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New Era School Initiative (NESI) Links


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Robert Heiny submitted a new blog post:

New Era School Initiative (NESI) Links

A Learners' View (ALV) Is Of Choices On The Shortest and Fastest Path To Learning, The Oxygen Of Social Life.

NEW ERA SCHOOL INITIATIVE (NESI) is a fictionalized account of real uses of a learners' view (ALV) in lessons and uses of advancing electronic communication devices in PreK12 schools. Each technology applies experimental empirical behavioral and social science research results.

Normal (sometimes called Normsville) Unified School District in Normal (sometimes called Normsville), California and Landgrant (sometimes called Normal or Normsville) University in Normal, California are fictionalized locations of real enterprises that have and are accelerating, increasing, and deepening (AIDing) learning dramatically and promptly. They have studied and reported these efforts objectively and systematically.


  1. Press Release. Illustrates discussions when deciding to use ALV to organize instruction and curricula that accelerates the mount and increases rates of learning promptly and dramatically. NESI offers students a complete program of study in six academic years that meets all state academic standards from kindergarten through 12th grade. Students and faculty use Tablet and other mobile PCs with available learning packages to earn a high school diploma.
  2. Interview 1 about accelerated learning with Dr. W.E. Doynit. Addresses real, common questions raised by educators and others about accelerating learning through efforts like the New Era School Initiative (NESI), including discussion of Tablet PCs, learning efficiency, learning rates, learning losses, persuasive empirical data, and all students can earn a high school diploma.
  3. Interview 1 Part 2 with Dr. W.E. Doynit. Continues the series of observations about accelerated learning by discussing learning efficiency, including comments about 21st Century Learning, creativity, learning as adoption of behavior patterns, Tablet PCs as state-of-the-art learning tools, and Tablet based automated lessons.
  4. Interview 1 Part 3 with Dr. W.E. Doynit. Continues the discussion of accelerated learning and learning efficiency, including measurement of efficiency, preservice preparation, willingness of personnel to participate, and educator malpractice.
  5. Interview 1 Part 4 with Dr. W.E. Doynit. Includes discussions of educator malpractice, world class and classic learning, funding Tablet PCs, and increased learner benefits.
  6. NESI Conversation 2 Doynit on School Reform. Extends descriptions in Interview 1 of how to accelerate learning dramatically by increasing learning efficiency rates with and without Tablet and other mobile PCs; includes three essential principles of school reform – instructional-failure-not-an-option, a learners’ view, and count something; as well as discussing teachers’ backgrounds.
  7. NESI Conversation 3 Calculating Learning Efficiency. Introduces a sample of ways learning analysts calculate learning efficiency.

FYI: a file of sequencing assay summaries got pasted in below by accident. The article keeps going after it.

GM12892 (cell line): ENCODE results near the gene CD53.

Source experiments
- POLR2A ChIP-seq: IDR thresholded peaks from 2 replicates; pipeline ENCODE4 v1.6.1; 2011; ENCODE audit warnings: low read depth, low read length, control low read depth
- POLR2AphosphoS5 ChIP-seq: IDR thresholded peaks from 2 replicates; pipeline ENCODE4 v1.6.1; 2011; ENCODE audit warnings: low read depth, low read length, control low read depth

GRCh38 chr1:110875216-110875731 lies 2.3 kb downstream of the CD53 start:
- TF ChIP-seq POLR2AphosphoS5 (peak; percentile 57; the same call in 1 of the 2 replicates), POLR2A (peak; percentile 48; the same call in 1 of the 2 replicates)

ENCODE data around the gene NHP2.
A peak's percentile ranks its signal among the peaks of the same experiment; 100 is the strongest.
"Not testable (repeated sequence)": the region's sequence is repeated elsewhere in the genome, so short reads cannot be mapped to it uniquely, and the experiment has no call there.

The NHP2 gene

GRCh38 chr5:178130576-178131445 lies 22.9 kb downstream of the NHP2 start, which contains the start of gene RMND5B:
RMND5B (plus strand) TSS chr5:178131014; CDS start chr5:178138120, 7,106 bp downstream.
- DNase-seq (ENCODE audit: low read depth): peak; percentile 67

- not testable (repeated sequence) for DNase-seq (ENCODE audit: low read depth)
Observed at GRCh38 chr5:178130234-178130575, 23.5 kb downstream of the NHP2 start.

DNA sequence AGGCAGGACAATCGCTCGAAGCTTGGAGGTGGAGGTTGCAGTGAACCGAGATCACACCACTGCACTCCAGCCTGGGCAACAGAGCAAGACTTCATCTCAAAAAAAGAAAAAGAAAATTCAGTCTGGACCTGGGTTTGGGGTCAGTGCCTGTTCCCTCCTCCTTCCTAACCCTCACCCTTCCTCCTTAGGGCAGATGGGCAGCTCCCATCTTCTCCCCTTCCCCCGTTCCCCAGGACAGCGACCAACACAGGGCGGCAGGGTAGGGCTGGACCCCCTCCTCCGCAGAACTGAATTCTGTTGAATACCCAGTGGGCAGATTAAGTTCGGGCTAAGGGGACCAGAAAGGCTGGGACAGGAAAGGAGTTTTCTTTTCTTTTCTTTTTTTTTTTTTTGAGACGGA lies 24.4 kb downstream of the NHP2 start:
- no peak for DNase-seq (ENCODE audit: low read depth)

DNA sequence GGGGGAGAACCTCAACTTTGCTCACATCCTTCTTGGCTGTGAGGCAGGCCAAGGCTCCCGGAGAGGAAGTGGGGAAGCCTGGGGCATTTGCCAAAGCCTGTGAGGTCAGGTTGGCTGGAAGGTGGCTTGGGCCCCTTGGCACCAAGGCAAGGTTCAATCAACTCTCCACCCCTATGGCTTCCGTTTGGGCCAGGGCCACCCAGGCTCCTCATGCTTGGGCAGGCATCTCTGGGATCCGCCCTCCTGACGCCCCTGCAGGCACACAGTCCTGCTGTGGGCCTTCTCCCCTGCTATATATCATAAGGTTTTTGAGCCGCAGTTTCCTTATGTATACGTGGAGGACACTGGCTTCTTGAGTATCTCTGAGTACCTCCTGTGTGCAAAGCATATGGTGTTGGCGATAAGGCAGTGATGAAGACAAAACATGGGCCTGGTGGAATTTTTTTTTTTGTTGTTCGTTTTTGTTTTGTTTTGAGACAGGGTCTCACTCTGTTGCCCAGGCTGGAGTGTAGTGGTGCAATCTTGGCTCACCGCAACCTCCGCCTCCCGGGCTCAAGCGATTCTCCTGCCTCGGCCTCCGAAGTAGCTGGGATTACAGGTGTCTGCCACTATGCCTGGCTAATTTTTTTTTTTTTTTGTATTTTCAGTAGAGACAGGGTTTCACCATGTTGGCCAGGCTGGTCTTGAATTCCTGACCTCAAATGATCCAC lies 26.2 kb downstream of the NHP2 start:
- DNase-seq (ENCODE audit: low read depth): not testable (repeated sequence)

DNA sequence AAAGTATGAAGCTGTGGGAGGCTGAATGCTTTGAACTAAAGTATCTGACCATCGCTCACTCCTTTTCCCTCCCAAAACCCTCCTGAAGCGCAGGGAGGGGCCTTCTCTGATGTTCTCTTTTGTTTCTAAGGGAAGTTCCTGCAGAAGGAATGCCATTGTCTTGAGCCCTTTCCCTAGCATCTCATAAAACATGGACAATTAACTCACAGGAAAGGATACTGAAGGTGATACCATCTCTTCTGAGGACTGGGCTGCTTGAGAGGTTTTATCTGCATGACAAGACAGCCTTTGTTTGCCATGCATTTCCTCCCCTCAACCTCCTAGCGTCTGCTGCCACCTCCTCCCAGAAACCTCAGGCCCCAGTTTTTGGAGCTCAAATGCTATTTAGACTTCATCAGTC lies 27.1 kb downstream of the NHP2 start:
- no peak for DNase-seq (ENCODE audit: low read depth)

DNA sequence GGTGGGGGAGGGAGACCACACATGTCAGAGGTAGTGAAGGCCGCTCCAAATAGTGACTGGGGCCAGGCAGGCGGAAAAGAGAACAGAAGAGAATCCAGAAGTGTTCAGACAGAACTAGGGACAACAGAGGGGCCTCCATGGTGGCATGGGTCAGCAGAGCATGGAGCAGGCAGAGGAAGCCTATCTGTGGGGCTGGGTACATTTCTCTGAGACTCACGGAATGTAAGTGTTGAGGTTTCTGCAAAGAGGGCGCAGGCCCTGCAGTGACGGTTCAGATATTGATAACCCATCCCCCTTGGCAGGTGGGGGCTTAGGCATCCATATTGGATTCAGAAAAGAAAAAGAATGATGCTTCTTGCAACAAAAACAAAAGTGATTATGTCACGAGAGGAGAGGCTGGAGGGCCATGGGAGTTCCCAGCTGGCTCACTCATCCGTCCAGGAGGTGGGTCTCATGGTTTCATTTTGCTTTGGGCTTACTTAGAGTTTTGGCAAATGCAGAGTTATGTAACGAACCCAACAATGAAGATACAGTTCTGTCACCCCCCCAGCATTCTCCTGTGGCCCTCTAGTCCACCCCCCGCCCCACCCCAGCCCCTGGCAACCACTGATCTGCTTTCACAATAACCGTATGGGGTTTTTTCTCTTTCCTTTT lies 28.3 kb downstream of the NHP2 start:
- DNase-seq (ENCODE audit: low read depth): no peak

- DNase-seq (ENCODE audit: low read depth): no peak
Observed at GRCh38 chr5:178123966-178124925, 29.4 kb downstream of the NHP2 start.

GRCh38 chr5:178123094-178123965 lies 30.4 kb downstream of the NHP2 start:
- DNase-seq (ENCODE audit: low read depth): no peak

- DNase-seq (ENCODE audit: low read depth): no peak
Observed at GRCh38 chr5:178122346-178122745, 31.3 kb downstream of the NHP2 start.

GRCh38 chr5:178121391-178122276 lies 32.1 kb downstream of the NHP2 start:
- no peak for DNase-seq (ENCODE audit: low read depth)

8. NESI Conversation 4 Doynit on Learning Risks. Describing learning risks, instructional failure, learning analysis frames, school superintendent as master teacher in part by distinguishing between learning and education, theories of cognition, etc. and observation of learning, as well as responding to criticisms from educators and others.
  9. NESI Conversation 5 Learning Risks. Continues descriptions of learning risks by clarifying NESI purposes, Decisive School defined, risks of failure, Tablet PC uses, The NESI Conjecture.
  10. NESI Conversation 6 School Reform rev. 2. Comments about school reform addressed in NESI Conversation 2: Doynit on School Reform, and the "Yes, but ..." strategy of rationing learning.
  11. NESI Conversation 7 Tablet PC Learning Research. Responses to Robert Reed’s question about the status of mobile PC research addressed in NESI Conversation 2: Doynit on School Reform; research program purpose; research program progress; A Learning Efficiency Analysis Paradigm (aLEAP); learning efficiency; learning analyst; rationed learning.
  12. NESI Conversation 8 . More responses to Robert Reed’s comments about lack of teacher willingness to accept NESI (see NESI Conversation 2: Doynit on School Reform); teachers; teaching to accelerate learning promptly; a case for NESI; conflicts of interest; and “schoolhouse corruption.”
  13. NESI Conversation 9 . (Duplicate of unedited Conversation 8 incorrectly labeled as Conversation 9; will correct as soon as possible.)
  14. NESI Conversation 10: Rationed Learning...Yes but... Report Revisited. Dr. Bonnie Doowrite, Dr. I. T. Benn-Dunn, Ms. Donna Pahl (Wilkinson), and Dr. W. E. Doynit review the report Rationed Learning: A Conspiracy of ‘Yes, but … ' Doynit cited this report in the proposal to open the New Era School Initiative (NESI) charter school.
  15. NESI Conversation 11: Teachers' Conflicts of Interest Ration Learning. Dr. W.E. Doynit describes how teacher choices can result in conflicts of interest and other “schoolhouse corruption” that reduce student learning. It details use of the learning code as part of academic performance management with and without Tablet and other mobile PCs.

[edit] Related Reading

[edit] Related Resources

  1. NESI TIPSheet 1: Learning Centered Lesson Plans Checklist
  2. NESI TIPSheet 1.1 Learning Centered Lesson Plans Checklist
  3. NESI TIPSheet 2: Checklist to Increase Learner Competence
  4. NESI Ways to Increase Learner Competence

Return to Main Page Summary of Classic Education: A Learners' View (ALV)

Article Last Update: 12/04/2013
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